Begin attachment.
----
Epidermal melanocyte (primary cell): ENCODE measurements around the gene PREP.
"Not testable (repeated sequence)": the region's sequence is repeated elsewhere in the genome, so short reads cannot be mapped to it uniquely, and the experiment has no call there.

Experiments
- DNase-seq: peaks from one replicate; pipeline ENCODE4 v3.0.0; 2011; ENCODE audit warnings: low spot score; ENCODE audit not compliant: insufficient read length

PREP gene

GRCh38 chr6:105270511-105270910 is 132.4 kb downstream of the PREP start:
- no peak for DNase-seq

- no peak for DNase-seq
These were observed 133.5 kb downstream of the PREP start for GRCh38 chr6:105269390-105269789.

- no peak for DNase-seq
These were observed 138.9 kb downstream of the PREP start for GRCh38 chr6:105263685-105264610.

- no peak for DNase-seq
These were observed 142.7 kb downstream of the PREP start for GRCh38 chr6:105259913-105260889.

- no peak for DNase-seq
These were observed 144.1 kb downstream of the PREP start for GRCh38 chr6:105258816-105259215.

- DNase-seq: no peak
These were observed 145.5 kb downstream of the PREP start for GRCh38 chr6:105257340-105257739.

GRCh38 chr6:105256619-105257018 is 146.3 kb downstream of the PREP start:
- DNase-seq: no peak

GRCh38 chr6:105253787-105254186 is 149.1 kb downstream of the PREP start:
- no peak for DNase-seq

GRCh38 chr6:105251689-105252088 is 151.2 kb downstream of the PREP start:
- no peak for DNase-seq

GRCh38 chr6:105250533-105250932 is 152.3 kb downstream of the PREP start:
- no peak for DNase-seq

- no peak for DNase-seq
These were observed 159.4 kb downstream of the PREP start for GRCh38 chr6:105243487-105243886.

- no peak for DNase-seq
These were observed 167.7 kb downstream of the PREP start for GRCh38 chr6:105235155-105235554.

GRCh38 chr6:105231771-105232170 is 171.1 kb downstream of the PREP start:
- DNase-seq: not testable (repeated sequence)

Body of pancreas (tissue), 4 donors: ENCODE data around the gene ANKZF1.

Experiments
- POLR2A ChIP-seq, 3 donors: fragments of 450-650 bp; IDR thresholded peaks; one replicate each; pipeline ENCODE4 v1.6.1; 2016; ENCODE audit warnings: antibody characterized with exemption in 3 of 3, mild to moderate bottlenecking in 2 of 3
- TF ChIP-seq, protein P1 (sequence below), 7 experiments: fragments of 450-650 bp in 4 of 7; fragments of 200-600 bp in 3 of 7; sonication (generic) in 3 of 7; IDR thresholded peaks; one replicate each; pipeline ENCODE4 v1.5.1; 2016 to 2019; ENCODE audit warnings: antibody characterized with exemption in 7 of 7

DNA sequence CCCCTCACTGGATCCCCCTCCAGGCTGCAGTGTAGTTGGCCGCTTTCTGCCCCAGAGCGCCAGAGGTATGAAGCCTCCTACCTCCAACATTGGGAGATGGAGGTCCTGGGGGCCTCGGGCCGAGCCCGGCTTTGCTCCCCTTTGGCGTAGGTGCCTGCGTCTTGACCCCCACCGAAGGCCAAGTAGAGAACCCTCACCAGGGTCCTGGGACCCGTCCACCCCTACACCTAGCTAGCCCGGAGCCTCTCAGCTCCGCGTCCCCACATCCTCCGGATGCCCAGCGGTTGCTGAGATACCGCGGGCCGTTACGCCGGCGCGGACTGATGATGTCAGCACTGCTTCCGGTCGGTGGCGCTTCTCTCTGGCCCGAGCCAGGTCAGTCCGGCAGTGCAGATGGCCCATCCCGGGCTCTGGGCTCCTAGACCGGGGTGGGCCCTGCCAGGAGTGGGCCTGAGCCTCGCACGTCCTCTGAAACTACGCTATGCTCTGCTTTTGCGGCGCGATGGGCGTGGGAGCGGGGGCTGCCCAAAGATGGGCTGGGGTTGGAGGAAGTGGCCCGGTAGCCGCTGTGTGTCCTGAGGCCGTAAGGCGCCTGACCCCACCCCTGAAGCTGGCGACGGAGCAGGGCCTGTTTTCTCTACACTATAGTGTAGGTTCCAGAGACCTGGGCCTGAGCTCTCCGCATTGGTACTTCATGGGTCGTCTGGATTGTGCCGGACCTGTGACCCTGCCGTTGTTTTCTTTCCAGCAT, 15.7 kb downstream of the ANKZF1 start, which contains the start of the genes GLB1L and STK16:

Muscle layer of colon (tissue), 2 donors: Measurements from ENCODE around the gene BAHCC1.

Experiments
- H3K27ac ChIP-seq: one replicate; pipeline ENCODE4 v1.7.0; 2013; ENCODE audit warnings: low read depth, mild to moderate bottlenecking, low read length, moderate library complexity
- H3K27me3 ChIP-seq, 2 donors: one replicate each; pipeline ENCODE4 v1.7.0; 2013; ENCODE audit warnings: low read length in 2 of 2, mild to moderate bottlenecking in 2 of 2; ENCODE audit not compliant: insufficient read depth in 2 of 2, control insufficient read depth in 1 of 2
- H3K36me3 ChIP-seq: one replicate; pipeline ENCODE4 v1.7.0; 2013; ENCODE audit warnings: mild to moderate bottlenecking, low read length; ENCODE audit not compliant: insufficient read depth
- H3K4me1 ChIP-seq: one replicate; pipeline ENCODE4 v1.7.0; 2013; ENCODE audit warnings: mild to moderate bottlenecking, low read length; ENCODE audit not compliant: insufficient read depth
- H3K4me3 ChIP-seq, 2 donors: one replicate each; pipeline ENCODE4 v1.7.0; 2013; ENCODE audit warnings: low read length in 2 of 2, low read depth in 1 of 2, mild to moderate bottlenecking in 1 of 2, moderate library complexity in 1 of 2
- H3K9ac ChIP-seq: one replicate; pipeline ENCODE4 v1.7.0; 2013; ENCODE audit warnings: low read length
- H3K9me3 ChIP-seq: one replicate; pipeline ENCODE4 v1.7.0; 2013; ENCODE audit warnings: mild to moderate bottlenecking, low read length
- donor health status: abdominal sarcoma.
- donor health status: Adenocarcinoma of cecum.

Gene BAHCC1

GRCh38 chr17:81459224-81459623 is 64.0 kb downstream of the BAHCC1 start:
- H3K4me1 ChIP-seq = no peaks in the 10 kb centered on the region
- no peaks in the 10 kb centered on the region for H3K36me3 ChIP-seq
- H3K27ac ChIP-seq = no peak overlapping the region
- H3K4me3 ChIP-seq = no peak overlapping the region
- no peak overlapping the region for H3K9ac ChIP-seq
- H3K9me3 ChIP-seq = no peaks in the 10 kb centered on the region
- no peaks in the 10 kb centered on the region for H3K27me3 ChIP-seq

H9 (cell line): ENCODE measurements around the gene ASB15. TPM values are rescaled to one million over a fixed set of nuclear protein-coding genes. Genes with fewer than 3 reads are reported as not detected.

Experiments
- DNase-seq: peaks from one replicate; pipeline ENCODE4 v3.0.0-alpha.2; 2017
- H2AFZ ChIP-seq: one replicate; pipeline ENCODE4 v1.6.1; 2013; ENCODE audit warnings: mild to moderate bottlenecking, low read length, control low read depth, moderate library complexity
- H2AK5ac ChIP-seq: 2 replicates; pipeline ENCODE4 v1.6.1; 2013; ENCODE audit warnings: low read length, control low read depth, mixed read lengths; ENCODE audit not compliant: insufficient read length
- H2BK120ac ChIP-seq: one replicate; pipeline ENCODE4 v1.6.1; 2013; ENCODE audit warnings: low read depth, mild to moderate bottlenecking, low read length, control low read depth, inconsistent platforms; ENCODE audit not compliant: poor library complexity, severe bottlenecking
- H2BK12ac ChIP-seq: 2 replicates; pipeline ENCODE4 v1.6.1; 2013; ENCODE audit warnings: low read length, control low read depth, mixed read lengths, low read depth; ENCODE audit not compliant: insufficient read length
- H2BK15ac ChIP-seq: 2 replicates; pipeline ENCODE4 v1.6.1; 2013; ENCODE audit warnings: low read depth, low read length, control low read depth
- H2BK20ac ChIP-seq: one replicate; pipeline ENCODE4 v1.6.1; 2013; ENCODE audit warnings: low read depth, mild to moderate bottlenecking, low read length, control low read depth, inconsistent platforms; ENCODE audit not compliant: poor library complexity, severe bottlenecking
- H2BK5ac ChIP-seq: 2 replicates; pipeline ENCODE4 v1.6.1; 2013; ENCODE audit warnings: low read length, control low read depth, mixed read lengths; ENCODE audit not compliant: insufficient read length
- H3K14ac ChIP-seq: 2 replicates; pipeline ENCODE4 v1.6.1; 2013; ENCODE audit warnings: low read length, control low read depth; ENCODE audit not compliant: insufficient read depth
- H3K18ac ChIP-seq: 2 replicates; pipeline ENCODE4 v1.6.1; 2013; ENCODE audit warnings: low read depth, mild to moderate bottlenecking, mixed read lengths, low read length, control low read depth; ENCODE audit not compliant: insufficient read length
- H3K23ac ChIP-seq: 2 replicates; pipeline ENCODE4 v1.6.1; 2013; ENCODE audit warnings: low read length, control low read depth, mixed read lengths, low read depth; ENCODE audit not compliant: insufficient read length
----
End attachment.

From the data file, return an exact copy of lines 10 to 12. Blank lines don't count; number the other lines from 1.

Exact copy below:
- no peak for DNase-seq
These were observed 138.9 kb downstream of the PREP start for GRCh38 chr6:105263685-105264610.

- no peak for DNase-seq